Freeport resident Paul Bard couldn’t pass up the opportunity to golf from the decks of nine Hadlock Field Sky Boxes last week. Michael Kelley / The Forecaster

PORTLAND — Balls were flying all over Hadlock Field last weekend, but there wasn’t a baseball player in sight.

The outfield was full of golf balls, not baseballs, as part of a special event to bring fans to the Hadlock Field during the canceled 2020 season. Brianna Soukup/Staff Photographer

From July 9-12, Hadlock Field, home of the Portland Sea Dogs, was transformed from baseball diamond to golf green as part of a special opportunity for golfers to test their skill driving balls from nine Sky Box platforms to targets painted in the outfield.

Converting the field into a golf course is one of the ways the team is looking to connect with fans and bring in some money now that the 2020 Minor League baseball season has been canceled.

“Obviously we were extremely disappointed when the season was canceled, but now we are looking for some fun ways we can still be engaged with our community,” said Chris Cameron, Sea Dogs Vice President of Communications and Fan Experience. “This is something we had seen the San Diego Padres do. We always thought this is something we’d like to do in the fall after our season was done. With COVID-19, we thought we would try it now.”

Cameron said the 200 tee times at “Hadlinks 2020” sold out within 24 hours. A second round of golf is planned for Aug. 6-9. Each golfer pays $30 to participate.

Freeport resident Paul Bard says he is a big baseball fan, especially enjoying Minor League games.

Chris Montgomery concentrates on his shot at the seventh target at Hadlinks Field, a temporary target-style golf course the Portland Sea Dogs set up on the playing field. Michael Kelley / The Forecaster

“The opportunity to come here and enjoy Hadlock Field like this is beyond fantastic,” Bard said between the seventh and eighth targets July 10.

His golfing partner, Chris Montgomery of Cumberland, also didn’t want to miss the unique opportunity to mix baseball and golf.

“It’s a way to support the team when no baseball is being played. The combination of golf and baseball is fun,” Montgomery said.

Cameron said plans are in the works for other events at the ballpark.  Dining on the Diamond, fashioned after an event in Pawtucket, Rhode Island, will take place on the infield of Hadlock Field Friday, July 24 and Saturday, July 25. Earlier this summer, the Sea Dogs offered a portion of the ballpark menu for curbside pickup.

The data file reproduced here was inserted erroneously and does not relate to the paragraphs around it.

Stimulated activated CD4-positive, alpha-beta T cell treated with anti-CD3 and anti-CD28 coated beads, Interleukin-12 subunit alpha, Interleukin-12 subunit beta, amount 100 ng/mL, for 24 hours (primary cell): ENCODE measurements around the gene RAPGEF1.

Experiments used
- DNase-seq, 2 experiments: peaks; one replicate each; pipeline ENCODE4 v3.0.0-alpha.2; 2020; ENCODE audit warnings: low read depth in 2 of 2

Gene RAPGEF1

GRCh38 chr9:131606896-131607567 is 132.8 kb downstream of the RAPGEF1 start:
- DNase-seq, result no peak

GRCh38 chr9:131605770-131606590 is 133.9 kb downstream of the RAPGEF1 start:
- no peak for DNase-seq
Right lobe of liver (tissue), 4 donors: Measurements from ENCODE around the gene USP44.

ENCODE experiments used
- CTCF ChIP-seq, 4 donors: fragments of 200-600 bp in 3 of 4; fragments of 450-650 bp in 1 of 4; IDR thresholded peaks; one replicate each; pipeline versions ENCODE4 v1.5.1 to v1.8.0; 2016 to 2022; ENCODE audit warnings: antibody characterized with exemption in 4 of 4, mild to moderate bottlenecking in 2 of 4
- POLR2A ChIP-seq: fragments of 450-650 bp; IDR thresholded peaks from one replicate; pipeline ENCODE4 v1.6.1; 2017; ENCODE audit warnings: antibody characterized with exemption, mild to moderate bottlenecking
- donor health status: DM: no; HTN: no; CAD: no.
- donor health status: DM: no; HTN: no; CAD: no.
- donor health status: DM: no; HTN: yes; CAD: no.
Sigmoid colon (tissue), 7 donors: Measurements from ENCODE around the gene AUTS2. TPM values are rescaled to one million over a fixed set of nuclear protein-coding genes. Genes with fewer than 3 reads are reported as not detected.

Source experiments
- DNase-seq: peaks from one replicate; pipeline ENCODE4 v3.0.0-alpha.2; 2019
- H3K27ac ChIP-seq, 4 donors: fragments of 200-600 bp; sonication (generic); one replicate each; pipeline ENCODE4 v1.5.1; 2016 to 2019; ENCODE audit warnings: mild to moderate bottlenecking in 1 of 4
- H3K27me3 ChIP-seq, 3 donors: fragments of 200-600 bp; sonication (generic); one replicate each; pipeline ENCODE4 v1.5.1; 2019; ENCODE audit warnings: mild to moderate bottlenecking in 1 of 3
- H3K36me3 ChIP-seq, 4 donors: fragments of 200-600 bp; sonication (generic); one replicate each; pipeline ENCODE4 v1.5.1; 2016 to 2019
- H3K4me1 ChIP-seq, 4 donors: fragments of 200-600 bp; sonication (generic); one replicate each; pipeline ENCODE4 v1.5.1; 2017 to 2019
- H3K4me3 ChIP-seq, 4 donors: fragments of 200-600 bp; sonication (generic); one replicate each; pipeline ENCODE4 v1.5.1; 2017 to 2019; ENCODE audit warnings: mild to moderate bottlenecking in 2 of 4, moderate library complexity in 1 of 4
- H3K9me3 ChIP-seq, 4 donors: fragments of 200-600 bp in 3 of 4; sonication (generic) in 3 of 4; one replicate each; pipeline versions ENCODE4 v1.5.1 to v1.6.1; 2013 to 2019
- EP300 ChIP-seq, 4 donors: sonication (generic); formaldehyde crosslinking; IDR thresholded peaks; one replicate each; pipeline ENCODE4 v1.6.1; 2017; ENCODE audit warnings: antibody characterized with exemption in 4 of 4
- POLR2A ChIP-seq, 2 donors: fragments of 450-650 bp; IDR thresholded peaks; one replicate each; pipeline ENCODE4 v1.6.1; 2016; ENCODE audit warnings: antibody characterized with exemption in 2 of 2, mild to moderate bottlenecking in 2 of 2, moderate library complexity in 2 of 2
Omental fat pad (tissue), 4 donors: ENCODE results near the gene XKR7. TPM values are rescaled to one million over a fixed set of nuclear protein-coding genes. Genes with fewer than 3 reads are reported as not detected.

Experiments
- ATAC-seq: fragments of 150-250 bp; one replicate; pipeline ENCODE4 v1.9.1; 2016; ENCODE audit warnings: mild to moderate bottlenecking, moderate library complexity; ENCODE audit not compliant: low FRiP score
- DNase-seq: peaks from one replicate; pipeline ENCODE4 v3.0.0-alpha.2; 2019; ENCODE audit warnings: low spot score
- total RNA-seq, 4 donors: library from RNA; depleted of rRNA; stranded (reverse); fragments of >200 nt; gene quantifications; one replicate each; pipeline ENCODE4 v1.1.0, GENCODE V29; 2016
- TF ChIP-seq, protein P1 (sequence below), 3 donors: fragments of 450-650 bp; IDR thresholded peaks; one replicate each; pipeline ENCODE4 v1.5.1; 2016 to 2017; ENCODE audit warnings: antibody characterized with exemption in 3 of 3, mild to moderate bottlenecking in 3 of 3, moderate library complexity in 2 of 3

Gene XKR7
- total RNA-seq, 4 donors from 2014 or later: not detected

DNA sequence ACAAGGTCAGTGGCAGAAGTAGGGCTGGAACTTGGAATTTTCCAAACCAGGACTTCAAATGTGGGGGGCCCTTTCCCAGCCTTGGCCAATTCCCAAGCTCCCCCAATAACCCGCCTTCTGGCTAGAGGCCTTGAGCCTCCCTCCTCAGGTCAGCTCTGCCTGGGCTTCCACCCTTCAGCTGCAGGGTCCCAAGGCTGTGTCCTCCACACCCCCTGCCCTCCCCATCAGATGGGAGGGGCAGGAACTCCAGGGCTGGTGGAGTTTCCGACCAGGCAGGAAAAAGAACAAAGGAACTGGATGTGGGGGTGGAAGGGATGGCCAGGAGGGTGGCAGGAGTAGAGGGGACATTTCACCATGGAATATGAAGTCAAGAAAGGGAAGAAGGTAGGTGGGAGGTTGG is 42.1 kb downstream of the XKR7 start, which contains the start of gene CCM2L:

“We are open to all opportunities, but we want to make sure whatever we do here is within state and city guidelines,” Cameron said.

Elsewhere in the Eastern League, other teams have also found creative ways to bring fans to the ballparks.  In Pennsylvania, the Altoona Curve is offering curbside takeout or dine-in concessions during Curve Happy Hour Fridays. Three high school graduation ceremonies were held at the Binghampton Rumble Ponies’ NYSEG Stadium in New York in late June.  Outdoor movies are being shown at the home ballparks of the Harrisburg, Pennsylvania, Senators, the Richmond, Virginia, Flying Squirrels, the Trenton, New Jersey, Thunder, and New Hampshire’s New Hampshire Fisher Cats.

The Fisher Cats are also hosting a number of socially distanced summer camps and baseball camps this summer and held graduation ceremonies in June. Both the Altoona Curve and Reading Fightin’ Phils hosted high school all-star games at their stadiums.

Even though the baseball season is canceled, staff is being paid as if 2020 was still a go. Cameron said all the 18 full-time staff and the roughly 200 part-time game day staff, including ticket takers, security, food service workers and ushers, are still being compensated.

Cameron said he wouldn’t disclose how much revenue the Sea Dogs will lose without the 70 home games in the 2020 season, but the loss will be “significant.”

To his knowledge, the Sea Dogs is the only team paying both its full-time and part-time staff.

“Our ownership is committed to assuring we survive this difficult stretch,” he said

Cameron is optimistic that Double-A Portland Sea Dogs baseball will return to Hadlock Field in 2021.

“We’d love to see baseball played here again. We are preparing as if we are playing in 2021 and will adjust, if needed, accordingly,” he said.

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